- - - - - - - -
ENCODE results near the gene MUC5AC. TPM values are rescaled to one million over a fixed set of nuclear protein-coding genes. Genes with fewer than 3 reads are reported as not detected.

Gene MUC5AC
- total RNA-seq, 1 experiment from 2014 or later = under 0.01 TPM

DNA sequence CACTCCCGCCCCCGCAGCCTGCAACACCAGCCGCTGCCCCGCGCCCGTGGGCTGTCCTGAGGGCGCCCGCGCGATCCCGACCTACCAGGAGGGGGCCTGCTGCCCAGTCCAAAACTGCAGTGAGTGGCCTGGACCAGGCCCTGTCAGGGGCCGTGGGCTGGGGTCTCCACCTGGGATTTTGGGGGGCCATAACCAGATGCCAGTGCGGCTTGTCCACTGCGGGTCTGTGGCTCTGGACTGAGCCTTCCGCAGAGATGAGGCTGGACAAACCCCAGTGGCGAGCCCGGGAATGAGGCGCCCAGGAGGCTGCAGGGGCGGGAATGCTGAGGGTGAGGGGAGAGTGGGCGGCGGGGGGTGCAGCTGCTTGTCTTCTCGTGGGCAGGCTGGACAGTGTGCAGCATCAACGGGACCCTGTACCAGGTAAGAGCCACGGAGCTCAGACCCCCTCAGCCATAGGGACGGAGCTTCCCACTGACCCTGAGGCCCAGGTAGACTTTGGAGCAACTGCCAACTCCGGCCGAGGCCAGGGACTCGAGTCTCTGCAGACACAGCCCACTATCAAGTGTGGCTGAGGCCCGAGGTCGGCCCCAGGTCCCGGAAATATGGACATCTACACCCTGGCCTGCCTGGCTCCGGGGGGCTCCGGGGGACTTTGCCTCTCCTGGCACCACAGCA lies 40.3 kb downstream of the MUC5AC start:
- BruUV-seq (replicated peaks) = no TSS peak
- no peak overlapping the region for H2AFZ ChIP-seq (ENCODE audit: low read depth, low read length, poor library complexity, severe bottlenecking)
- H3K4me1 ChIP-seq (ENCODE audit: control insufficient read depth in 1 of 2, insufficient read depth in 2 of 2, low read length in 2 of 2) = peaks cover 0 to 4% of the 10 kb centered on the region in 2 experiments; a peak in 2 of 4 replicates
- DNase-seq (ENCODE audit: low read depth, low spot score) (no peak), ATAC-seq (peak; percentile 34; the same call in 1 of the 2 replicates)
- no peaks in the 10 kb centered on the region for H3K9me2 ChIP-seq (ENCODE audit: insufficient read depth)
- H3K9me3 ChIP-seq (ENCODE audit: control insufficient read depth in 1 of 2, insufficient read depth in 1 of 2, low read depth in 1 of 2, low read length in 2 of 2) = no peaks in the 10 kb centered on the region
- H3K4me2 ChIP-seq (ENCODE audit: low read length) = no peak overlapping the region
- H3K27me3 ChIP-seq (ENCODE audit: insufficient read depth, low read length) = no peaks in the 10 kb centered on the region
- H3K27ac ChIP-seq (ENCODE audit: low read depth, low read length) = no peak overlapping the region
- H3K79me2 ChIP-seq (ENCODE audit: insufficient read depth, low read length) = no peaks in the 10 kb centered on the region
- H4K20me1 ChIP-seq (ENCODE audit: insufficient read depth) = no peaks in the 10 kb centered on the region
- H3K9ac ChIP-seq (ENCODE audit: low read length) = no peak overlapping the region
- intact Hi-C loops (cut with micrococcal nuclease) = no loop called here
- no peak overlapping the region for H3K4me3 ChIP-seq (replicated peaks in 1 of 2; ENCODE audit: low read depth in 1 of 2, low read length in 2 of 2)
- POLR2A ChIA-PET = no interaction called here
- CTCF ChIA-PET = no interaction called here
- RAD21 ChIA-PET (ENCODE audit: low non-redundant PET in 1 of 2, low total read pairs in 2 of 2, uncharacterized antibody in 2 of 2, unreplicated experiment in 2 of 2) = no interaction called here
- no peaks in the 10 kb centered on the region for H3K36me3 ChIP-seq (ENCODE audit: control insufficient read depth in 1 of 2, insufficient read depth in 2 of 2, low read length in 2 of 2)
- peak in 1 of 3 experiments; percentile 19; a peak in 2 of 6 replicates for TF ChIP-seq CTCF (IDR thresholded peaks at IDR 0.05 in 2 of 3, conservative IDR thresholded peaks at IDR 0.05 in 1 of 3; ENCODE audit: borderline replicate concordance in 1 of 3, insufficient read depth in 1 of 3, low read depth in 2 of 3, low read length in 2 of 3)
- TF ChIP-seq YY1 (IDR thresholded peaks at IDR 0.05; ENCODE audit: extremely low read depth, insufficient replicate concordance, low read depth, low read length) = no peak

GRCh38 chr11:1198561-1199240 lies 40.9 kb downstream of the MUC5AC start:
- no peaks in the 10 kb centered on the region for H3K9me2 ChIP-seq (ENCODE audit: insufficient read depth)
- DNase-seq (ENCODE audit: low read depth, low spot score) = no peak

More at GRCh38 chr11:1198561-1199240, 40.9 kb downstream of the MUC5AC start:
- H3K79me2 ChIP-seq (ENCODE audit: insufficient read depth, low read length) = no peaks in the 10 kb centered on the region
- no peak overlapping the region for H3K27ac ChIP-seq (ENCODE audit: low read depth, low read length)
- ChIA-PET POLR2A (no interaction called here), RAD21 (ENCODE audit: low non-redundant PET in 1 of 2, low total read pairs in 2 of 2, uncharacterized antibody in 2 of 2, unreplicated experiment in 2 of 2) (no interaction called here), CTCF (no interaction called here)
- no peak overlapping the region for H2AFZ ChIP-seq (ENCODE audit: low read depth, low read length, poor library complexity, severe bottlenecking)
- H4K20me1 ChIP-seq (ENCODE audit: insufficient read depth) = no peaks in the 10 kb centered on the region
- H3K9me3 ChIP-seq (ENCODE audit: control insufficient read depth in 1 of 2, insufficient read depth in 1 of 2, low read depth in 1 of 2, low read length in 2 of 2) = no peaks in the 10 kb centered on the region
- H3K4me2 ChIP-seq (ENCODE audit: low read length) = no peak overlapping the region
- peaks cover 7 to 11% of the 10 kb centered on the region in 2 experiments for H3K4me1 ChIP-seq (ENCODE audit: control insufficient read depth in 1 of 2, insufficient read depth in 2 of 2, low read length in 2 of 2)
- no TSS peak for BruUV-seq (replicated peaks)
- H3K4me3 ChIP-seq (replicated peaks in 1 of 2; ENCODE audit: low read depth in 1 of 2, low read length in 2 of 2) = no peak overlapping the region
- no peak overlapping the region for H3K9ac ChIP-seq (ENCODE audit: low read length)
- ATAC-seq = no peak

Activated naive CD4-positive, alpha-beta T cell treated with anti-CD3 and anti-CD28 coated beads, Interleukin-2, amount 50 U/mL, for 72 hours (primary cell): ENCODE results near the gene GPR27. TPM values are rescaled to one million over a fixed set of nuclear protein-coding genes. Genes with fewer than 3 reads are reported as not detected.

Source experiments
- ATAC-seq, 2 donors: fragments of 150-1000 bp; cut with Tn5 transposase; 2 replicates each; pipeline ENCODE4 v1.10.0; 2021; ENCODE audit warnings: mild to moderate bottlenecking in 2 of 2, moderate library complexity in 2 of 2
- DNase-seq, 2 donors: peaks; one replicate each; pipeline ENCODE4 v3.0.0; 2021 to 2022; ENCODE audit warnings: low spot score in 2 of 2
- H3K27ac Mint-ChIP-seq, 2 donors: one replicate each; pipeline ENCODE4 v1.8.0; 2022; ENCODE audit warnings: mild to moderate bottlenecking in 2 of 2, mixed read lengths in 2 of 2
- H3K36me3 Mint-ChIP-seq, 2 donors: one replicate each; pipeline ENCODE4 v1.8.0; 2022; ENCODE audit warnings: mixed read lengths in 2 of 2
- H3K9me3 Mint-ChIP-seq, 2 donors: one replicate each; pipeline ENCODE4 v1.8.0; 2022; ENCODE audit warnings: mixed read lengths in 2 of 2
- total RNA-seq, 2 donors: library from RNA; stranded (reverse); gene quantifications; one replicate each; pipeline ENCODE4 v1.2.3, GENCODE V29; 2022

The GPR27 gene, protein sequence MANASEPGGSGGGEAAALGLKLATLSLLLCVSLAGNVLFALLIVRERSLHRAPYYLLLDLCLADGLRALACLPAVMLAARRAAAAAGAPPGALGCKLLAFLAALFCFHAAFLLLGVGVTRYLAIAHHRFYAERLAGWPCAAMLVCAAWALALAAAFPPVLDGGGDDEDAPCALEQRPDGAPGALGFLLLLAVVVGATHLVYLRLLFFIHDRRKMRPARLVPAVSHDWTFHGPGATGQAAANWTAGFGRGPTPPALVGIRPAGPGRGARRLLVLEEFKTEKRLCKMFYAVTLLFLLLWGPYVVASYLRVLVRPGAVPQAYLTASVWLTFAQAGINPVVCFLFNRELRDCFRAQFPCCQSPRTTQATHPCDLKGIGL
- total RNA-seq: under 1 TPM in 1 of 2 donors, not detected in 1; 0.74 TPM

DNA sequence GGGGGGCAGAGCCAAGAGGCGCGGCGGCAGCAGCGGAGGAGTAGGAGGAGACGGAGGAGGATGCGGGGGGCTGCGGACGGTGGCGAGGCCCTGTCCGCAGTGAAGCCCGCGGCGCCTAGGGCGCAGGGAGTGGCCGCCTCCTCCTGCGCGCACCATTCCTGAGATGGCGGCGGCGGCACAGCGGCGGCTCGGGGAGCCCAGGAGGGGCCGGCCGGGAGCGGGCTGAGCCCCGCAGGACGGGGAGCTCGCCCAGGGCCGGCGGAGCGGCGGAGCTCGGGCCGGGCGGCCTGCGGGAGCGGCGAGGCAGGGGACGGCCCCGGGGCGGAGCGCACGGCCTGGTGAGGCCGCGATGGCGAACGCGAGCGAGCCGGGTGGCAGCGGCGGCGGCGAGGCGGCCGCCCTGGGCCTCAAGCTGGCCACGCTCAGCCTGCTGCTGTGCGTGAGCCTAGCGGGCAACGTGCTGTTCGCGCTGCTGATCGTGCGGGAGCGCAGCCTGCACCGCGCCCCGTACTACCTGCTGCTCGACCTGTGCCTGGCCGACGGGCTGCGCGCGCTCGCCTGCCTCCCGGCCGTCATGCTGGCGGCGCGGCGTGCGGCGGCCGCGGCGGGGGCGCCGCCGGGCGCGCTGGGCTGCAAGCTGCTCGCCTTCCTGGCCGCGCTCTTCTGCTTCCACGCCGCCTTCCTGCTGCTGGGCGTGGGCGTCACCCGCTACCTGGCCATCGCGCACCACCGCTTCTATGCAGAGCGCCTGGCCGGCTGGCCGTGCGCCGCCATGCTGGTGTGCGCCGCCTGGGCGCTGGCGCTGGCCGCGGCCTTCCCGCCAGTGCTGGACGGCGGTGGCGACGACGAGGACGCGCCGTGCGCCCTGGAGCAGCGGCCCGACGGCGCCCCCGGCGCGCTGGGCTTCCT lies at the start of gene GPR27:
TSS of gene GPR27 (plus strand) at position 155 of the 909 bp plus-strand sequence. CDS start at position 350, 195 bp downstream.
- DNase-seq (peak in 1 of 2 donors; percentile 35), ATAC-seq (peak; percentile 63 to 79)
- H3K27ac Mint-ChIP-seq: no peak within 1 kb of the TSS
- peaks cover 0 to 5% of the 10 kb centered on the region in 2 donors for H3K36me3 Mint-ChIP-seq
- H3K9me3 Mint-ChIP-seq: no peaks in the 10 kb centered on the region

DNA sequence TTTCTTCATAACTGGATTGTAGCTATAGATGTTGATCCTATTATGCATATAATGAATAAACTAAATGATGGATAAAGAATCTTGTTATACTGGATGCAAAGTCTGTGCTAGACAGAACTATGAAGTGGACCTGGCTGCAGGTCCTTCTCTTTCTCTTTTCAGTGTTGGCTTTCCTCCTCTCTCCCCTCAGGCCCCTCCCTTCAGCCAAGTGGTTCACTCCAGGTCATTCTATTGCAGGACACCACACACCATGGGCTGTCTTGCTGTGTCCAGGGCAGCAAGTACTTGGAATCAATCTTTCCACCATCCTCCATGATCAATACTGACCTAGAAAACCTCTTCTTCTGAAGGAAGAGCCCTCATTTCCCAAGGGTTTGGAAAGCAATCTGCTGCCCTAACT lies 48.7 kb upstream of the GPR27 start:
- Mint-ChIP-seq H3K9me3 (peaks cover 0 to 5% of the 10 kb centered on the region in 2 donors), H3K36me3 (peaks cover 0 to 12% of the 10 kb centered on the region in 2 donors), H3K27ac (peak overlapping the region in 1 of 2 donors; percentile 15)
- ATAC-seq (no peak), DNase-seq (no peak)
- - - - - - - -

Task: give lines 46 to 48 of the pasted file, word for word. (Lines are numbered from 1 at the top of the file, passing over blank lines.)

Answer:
- H3K36me3 Mint-ChIP-seq, 2 donors: one replicate each; pipeline ENCODE4 v1.8.0; 2022; ENCODE audit warnings: mixed read lengths in 2 of 2
- H3K9me3 Mint-ChIP-seq, 2 donors: one replicate each; pipeline ENCODE4 v1.8.0; 2022; ENCODE audit warnings: mixed read lengths in 2 of 2
- total RNA-seq, 2 donors: library from RNA; stranded (reverse); gene quantifications; one replicate each; pipeline ENCODE4 v1.2.3, GENCODE V29; 2022